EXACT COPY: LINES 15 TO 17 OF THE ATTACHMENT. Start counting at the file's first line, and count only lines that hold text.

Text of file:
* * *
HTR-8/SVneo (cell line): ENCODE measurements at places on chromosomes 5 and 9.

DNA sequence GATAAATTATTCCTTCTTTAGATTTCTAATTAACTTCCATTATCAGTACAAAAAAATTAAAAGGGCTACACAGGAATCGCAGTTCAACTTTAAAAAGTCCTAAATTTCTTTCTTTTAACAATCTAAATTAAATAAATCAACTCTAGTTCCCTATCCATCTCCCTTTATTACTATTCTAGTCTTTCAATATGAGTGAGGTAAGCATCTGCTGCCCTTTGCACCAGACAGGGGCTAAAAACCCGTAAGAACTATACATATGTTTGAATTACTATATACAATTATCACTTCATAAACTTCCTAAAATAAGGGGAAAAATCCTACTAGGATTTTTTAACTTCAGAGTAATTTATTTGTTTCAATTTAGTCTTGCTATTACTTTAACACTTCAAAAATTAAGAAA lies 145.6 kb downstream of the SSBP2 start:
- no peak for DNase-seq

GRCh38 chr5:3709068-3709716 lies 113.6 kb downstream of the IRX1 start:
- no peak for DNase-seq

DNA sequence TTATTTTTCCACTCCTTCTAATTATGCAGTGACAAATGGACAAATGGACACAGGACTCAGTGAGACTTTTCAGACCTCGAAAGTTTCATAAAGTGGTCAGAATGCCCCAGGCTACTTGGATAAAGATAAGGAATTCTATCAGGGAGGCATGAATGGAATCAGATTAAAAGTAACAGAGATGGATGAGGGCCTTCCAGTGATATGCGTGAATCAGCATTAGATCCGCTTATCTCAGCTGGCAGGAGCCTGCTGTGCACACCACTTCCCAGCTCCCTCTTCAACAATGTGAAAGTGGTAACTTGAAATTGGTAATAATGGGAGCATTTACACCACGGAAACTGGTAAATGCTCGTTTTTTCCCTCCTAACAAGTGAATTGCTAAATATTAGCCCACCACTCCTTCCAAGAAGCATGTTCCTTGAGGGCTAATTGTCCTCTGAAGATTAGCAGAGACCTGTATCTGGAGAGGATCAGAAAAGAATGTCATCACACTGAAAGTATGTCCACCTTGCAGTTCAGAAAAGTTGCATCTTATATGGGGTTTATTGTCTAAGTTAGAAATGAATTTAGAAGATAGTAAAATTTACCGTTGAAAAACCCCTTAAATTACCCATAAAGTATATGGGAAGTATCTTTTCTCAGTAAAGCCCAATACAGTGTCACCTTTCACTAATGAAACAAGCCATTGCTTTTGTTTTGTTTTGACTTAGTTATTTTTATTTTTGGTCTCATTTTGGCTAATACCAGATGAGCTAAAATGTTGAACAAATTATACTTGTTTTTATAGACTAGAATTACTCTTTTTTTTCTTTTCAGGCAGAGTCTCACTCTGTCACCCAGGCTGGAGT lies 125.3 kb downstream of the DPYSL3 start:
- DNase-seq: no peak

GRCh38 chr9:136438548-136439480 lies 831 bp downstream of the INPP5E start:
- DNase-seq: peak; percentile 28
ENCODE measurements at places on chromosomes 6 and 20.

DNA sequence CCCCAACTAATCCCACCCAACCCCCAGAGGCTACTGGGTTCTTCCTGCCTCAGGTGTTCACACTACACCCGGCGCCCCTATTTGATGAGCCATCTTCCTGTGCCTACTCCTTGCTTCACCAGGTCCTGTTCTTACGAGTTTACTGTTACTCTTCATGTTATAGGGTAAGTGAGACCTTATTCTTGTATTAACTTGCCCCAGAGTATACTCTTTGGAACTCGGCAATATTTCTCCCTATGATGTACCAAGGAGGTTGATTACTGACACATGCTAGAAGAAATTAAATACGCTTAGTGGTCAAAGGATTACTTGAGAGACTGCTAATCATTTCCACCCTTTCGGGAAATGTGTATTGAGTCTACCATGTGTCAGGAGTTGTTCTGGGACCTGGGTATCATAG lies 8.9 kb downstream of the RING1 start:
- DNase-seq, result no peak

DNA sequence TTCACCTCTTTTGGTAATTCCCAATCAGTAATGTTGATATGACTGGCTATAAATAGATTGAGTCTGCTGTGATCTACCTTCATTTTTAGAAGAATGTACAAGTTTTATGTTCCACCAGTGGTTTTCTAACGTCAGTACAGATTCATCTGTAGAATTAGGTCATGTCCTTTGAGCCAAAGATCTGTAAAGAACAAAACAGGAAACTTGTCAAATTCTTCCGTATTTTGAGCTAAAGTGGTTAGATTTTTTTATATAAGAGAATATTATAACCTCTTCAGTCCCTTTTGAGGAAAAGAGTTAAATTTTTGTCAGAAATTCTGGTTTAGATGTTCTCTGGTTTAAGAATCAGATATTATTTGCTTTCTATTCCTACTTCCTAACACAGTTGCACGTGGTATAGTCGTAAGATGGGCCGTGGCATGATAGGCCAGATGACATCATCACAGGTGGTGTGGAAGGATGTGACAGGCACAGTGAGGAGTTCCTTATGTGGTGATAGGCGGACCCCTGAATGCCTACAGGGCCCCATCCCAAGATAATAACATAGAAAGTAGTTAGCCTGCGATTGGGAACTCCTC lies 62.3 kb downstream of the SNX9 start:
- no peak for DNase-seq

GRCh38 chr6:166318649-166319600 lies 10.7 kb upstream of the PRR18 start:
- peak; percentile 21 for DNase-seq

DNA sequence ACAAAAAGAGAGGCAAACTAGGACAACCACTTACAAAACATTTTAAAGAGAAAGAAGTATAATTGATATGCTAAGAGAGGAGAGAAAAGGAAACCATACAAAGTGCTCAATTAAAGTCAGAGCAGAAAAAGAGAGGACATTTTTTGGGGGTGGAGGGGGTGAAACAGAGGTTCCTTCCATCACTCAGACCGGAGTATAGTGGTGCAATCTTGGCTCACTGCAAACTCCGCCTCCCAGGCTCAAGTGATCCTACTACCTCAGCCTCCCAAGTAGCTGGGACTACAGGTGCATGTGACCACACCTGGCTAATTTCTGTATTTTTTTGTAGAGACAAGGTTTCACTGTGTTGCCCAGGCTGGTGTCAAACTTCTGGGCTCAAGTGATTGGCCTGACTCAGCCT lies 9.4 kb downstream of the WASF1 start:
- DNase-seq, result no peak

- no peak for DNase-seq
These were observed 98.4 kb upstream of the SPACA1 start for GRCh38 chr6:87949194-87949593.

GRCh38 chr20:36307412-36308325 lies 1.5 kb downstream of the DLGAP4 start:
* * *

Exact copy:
GRCh38 chr6:166318649-166319600 lies 10.7 kb upstream of the PRR18 start:
- peak; percentile 21 for DNase-seq

DNA sequence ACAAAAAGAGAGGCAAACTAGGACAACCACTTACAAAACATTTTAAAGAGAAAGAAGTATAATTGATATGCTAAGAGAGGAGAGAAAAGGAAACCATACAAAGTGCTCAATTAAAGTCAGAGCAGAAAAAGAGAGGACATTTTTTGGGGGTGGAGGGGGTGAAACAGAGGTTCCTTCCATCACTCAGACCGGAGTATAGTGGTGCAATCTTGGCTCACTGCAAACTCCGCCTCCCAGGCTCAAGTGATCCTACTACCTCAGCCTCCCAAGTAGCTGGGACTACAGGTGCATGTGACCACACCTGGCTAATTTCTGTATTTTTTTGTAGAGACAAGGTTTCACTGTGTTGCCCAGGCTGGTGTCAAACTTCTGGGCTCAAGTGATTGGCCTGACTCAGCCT lies 9.4 kb downstream of the WASF1 start: